Pay attention, Mr. President, you get the language you need in NAFTA, whatever you can negotiate, to stop as much of these crimes, criminals and illegal products from entering our country as possible, or terminate NAFTA. And make sure Steve King gets the first copy of the NAFTA IS DEAD letter.
    jtdc likes this.
    A Nation Without Borders Is Not A Nation - Ronald Reagan
    Save America, Deport Congress! - Judy

    Support our FIGHT AGAINST illegal immigration & Amnesty by joining our E-mail Alerts at https://eepurl.com/cktGTn

  3. #3
    MW
    MW is online now
    Senior Member MW's Avatar
    Join Date
    Jun 2006
    Location
    North Carolina
    Posts
    23,254
    “There are other ways to do immigration — not through trade,” Mr. King told The Washington Times. “The president can throw anything into the negotiation that he chooses, but when they write a treaty, they can’t be writing ‘immigrate’ into that treaty because my language prohibits it.”

    He said he did so to protect Congress’ constitutionally enumerated power to write immigration law.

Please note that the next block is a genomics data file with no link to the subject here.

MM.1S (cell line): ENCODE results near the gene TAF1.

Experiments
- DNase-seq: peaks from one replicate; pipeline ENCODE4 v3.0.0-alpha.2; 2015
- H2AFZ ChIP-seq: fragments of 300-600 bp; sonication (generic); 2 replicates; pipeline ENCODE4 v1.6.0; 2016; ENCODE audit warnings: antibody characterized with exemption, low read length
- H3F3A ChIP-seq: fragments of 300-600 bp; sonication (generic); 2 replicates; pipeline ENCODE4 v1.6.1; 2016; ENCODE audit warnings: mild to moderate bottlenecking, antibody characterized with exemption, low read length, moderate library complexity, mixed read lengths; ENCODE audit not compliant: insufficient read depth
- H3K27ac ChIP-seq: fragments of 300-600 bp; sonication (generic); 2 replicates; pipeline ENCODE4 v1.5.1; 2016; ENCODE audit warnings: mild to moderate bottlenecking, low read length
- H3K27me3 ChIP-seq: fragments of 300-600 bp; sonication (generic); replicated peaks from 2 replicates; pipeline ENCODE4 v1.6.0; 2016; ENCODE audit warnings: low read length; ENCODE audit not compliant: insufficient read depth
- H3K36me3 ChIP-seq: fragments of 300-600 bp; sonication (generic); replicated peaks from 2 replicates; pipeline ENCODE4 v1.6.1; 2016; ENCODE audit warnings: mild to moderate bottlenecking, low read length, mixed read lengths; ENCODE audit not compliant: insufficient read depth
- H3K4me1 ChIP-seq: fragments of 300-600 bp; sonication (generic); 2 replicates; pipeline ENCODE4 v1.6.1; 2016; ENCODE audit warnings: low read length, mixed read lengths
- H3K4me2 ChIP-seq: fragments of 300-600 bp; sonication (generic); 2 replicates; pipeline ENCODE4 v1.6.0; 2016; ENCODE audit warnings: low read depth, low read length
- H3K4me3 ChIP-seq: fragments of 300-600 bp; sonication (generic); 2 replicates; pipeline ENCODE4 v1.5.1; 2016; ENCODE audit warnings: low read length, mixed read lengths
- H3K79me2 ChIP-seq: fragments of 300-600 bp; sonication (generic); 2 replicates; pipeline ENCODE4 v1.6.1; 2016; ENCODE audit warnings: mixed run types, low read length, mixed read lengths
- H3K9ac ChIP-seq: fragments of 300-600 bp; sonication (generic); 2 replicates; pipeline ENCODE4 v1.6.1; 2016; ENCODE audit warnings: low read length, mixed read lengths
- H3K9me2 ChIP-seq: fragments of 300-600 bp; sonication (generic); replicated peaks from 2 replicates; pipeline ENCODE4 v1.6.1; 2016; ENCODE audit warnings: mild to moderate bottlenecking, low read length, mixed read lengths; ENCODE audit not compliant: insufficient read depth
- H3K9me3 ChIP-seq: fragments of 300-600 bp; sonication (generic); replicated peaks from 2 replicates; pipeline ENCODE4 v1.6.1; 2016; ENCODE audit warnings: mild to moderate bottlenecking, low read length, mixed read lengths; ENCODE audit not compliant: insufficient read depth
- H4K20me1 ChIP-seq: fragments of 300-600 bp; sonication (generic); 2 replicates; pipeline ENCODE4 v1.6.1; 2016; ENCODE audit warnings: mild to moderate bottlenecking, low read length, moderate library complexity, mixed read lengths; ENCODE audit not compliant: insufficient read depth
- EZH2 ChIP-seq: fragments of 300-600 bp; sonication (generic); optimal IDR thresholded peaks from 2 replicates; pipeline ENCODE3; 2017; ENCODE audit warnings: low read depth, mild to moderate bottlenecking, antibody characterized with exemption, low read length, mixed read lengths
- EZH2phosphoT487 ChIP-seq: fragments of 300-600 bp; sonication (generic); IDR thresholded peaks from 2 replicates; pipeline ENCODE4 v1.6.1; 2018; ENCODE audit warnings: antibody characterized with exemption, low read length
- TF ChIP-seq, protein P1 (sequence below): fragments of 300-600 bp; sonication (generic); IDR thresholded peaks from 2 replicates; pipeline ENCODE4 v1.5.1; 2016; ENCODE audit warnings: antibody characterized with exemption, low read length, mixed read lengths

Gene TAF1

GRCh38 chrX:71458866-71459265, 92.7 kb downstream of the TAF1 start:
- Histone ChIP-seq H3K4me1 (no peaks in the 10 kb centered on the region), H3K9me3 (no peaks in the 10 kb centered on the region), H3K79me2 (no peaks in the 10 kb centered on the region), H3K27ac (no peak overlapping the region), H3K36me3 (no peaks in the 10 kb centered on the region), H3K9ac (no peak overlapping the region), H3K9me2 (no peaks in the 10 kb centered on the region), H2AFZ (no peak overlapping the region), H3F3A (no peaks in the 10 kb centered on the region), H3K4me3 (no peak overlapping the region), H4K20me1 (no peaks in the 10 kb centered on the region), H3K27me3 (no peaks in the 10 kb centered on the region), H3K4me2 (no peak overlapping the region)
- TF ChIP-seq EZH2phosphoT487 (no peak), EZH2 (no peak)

It was the right thing to do, Rep. king. Thank you.

    Combining immigration deals with trade could set us down a very dangerous path.

    "The only thing necessary for the triumph of evil is for good men to do nothing" ** Edmund Burke**

    Support our FIGHT AGAINST illegal immigration & Amnesty by joining our E-mail Alerts athttps://eepurl.com/cktGTn

  4. #4
    Senior Member Judy's Avatar
    Join Date
    Aug 2005
    Posts
    50,918
    So tell me, how is Congress doing lately with its "enumerated powers to write immigration law"?

    Congress wrote the "credible fear" provision that forces catch and release as a matter of law for asylum-seekers.

    Congress wrote the free to enter provision that forces detention and then subsequent release to sponsors of unaccompanied minors.

    Sounds to me like Congress is in bed with the foe Trump is trying to fight. Why would an immigration "hard-liner" confuse illegal aliens with immigrants?

    I don't think statements like King's will have much impact on NAFTA negotiations because his "provision" doesn't apply to problems Trump is trying to fix. It's a little (if not greatly) bizarre that King would try to put up an obstacle like this. Weird!!
    Last edited by Judy; 04-16-2018 at 12:29 PM.
    jtdc likes this.
    A Nation Without Borders Is Not A Nation - Ronald Reagan
    Save America, Deport Congress! - Judy

    Support our FIGHT AGAINST illegal immigration & Amnesty by joining our E-mail Alerts at https://eepurl.com/cktGTn

  5. #5
    MW
    MW is online now
    Senior Member MW's Avatar
    Join Date
    Jun 2006
    Location
    North Carolina
    Posts
    23,254